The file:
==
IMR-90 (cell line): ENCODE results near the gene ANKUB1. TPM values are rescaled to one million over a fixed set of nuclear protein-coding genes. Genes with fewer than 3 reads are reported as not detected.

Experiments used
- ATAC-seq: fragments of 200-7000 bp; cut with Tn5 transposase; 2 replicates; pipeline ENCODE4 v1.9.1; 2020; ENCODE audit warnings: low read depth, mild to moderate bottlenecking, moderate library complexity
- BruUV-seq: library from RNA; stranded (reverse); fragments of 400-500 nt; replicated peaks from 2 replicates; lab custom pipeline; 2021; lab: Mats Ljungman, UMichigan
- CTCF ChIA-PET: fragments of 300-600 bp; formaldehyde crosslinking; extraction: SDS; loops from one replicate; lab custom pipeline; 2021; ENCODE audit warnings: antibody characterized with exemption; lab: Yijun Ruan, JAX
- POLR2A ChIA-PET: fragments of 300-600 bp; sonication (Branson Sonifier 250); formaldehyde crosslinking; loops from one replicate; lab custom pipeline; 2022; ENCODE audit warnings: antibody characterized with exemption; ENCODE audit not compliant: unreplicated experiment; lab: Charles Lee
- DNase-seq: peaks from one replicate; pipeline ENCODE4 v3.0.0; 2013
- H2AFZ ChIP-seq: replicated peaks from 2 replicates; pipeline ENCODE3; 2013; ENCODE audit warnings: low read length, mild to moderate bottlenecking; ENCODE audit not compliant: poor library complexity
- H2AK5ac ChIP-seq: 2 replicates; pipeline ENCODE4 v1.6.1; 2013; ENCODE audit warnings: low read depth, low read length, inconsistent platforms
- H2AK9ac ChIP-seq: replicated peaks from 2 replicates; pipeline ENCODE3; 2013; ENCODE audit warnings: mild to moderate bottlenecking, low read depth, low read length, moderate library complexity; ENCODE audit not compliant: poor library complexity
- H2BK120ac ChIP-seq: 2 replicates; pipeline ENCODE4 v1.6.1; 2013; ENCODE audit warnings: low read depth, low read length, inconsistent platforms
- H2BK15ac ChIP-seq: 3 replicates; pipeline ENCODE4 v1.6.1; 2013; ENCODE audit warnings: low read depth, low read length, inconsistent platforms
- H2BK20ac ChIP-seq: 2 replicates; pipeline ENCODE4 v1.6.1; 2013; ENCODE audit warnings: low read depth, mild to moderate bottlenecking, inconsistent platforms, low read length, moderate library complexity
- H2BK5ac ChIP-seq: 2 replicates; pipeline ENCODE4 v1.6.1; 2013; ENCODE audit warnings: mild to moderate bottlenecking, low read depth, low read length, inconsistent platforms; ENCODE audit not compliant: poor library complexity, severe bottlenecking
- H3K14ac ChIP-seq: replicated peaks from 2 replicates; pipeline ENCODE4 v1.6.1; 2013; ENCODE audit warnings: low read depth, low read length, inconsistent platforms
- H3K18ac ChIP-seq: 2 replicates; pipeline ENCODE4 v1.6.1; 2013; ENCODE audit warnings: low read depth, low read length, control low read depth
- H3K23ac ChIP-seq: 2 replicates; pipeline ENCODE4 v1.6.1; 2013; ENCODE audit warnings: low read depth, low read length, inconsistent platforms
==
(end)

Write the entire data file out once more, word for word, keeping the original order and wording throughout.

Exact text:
IMR-90 (cell line): ENCODE results near the gene ANKUB1. TPM values are rescaled to one million over a fixed set of nuclear protein-coding genes. Genes with fewer than 3 reads are reported as not detected.

Experiments used
- ATAC-seq: fragments of 200-7000 bp; cut with Tn5 transposase; 2 replicates; pipeline ENCODE4 v1.9.1; 2020; ENCODE audit warnings: low read depth, mild to moderate bottlenecking, moderate library complexity
- BruUV-seq: library from RNA; stranded (reverse); fragments of 400-500 nt; replicated peaks from 2 replicates; lab custom pipeline; 2021; lab: Mats Ljungman, UMichigan
- CTCF ChIA-PET: fragments of 300-600 bp; formaldehyde crosslinking; extraction: SDS; loops from one replicate; lab custom pipeline; 2021; ENCODE audit warnings: antibody characterized with exemption; lab: Yijun Ruan, JAX
- POLR2A ChIA-PET: fragments of 300-600 bp; sonication (Branson Sonifier 250); formaldehyde crosslinking; loops from one replicate; lab custom pipeline; 2022; ENCODE audit warnings: antibody characterized with exemption; ENCODE audit not compliant: unreplicated experiment; lab: Charles Lee
- DNase-seq: peaks from one replicate; pipeline ENCODE4 v3.0.0; 2013
- H2AFZ ChIP-seq: replicated peaks from 2 replicates; pipeline ENCODE3; 2013; ENCODE audit warnings: low read length, mild to moderate bottlenecking; ENCODE audit not compliant: poor library complexity
- H2AK5ac ChIP-seq: 2 replicates; pipeline ENCODE4 v1.6.1; 2013; ENCODE audit warnings: low read depth, low read length, inconsistent platforms
- H2AK9ac ChIP-seq: replicated peaks from 2 replicates; pipeline ENCODE3; 2013; ENCODE audit warnings: mild to moderate bottlenecking, low read depth, low read length, moderate library complexity; ENCODE audit not compliant: poor library complexity
- H2BK120ac ChIP-seq: 2 replicates; pipeline ENCODE4 v1.6.1; 2013; ENCODE audit warnings: low read depth, low read length, inconsistent platforms
- H2BK15ac ChIP-seq: 3 replicates; pipeline ENCODE4 v1.6.1; 2013; ENCODE audit warnings: low read depth, low read length, inconsistent platforms
- H2BK20ac ChIP-seq: 2 replicates; pipeline ENCODE4 v1.6.1; 2013; ENCODE audit warnings: low read depth, mild to moderate bottlenecking, inconsistent platforms, low read length, moderate library complexity
- H2BK5ac ChIP-seq: 2 replicates; pipeline ENCODE4 v1.6.1; 2013; ENCODE audit warnings: mild to moderate bottlenecking, low read depth, low read length, inconsistent platforms; ENCODE audit not compliant: poor library complexity, severe bottlenecking
- H3K14ac ChIP-seq: replicated peaks from 2 replicates; pipeline ENCODE4 v1.6.1; 2013; ENCODE audit warnings: low read depth, low read length, inconsistent platforms
- H3K18ac ChIP-seq: 2 replicates; pipeline ENCODE4 v1.6.1; 2013; ENCODE audit warnings: low read depth, low read length, control low read depth
- H3K23ac ChIP-seq: 2 replicates; pipeline ENCODE4 v1.6.1; 2013; ENCODE audit warnings: low read depth, low read length, inconsistent platforms